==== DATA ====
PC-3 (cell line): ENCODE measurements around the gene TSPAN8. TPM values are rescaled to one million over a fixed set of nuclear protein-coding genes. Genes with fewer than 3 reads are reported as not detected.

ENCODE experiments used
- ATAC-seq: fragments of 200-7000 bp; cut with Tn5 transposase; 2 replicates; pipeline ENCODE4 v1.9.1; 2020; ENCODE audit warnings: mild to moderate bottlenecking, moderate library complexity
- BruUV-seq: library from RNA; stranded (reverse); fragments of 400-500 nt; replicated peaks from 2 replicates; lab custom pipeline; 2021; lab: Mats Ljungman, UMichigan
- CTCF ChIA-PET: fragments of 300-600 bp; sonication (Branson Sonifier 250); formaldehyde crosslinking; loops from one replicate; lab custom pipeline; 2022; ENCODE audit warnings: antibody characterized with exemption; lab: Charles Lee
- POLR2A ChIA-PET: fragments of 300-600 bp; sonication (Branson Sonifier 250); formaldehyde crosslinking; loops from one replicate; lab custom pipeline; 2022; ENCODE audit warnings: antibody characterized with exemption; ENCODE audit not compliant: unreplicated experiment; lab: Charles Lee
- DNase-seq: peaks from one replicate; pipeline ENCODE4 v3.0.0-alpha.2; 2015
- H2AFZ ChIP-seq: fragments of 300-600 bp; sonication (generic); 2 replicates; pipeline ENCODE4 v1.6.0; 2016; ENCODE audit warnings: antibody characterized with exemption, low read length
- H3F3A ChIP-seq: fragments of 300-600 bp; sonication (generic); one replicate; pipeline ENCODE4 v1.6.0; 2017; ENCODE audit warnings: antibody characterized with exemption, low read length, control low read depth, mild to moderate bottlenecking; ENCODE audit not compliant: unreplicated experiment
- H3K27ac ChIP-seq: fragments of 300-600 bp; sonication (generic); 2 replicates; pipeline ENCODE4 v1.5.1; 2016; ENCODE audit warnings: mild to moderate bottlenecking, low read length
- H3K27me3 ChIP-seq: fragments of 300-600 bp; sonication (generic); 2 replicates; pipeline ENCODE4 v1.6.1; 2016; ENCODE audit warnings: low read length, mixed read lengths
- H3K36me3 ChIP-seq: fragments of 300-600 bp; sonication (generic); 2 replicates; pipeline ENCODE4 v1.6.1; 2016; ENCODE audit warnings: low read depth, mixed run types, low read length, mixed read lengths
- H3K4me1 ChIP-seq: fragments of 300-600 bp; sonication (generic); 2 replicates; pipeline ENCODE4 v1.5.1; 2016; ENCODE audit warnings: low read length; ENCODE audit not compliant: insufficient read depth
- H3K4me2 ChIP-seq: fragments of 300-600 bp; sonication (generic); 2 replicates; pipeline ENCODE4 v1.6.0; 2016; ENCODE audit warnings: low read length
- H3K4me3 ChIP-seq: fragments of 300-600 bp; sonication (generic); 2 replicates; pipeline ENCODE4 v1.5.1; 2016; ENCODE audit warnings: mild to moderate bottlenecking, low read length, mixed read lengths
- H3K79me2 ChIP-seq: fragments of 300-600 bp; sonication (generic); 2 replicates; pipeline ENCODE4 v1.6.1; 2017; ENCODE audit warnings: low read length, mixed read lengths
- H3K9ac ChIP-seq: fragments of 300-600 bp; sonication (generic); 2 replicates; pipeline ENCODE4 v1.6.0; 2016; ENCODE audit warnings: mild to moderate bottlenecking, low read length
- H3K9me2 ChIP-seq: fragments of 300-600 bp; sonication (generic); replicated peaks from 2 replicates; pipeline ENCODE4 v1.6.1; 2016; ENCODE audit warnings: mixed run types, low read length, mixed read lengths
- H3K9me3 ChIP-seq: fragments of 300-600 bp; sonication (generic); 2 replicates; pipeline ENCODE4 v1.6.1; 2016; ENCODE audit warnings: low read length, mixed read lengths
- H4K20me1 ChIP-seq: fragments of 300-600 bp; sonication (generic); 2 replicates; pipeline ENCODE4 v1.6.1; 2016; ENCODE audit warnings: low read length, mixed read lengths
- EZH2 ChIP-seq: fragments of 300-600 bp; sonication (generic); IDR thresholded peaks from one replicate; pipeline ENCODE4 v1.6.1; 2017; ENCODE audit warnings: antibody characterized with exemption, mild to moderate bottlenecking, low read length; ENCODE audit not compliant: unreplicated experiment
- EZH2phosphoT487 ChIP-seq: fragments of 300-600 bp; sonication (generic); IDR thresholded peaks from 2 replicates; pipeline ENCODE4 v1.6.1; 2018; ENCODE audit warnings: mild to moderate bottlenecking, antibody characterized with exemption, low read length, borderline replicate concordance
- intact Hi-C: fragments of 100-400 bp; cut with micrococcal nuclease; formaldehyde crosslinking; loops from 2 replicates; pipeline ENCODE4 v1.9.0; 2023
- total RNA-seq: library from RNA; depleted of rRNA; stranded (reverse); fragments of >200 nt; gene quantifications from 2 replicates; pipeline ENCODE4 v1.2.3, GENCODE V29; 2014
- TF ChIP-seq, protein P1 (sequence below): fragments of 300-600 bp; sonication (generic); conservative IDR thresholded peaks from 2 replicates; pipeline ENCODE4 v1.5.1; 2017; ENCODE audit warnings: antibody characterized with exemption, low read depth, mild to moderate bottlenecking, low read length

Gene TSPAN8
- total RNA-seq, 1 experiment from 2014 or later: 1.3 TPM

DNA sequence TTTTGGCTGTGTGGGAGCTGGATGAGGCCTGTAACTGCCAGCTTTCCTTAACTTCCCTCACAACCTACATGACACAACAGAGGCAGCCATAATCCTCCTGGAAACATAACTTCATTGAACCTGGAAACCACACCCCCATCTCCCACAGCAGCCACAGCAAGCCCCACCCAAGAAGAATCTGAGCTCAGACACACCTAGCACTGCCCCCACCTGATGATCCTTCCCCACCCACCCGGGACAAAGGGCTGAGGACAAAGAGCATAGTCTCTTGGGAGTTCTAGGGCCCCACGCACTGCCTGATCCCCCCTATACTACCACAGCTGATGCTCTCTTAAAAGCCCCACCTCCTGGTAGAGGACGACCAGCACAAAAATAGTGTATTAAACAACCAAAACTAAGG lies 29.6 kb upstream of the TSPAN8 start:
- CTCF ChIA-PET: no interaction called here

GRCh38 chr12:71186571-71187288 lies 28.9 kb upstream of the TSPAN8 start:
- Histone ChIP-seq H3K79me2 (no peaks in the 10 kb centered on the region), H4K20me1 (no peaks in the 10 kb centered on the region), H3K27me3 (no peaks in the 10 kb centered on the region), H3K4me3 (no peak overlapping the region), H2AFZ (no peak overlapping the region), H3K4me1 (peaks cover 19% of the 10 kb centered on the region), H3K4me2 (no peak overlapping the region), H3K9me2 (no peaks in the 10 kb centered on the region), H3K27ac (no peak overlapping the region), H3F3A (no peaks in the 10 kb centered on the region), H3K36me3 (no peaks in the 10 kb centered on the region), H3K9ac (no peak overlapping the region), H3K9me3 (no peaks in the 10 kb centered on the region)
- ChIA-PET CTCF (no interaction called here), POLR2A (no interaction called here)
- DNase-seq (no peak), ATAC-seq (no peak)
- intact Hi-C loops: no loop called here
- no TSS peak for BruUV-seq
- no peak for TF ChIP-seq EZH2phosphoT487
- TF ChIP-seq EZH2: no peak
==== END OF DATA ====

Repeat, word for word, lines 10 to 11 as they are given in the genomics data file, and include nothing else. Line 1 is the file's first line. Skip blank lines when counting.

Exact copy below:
- H3K27ac ChIP-seq: fragments of 300-600 bp; sonication (generic); 2 replicates; pipeline ENCODE4 v1.5.1; 2016; ENCODE audit warnings: mild to moderate bottlenecking, low read length
- H3K27me3 ChIP-seq: fragments of 300-600 bp; sonication (generic); 2 replicates; pipeline ENCODE4 v1.6.1; 2016; ENCODE audit warnings: low read length, mixed read lengths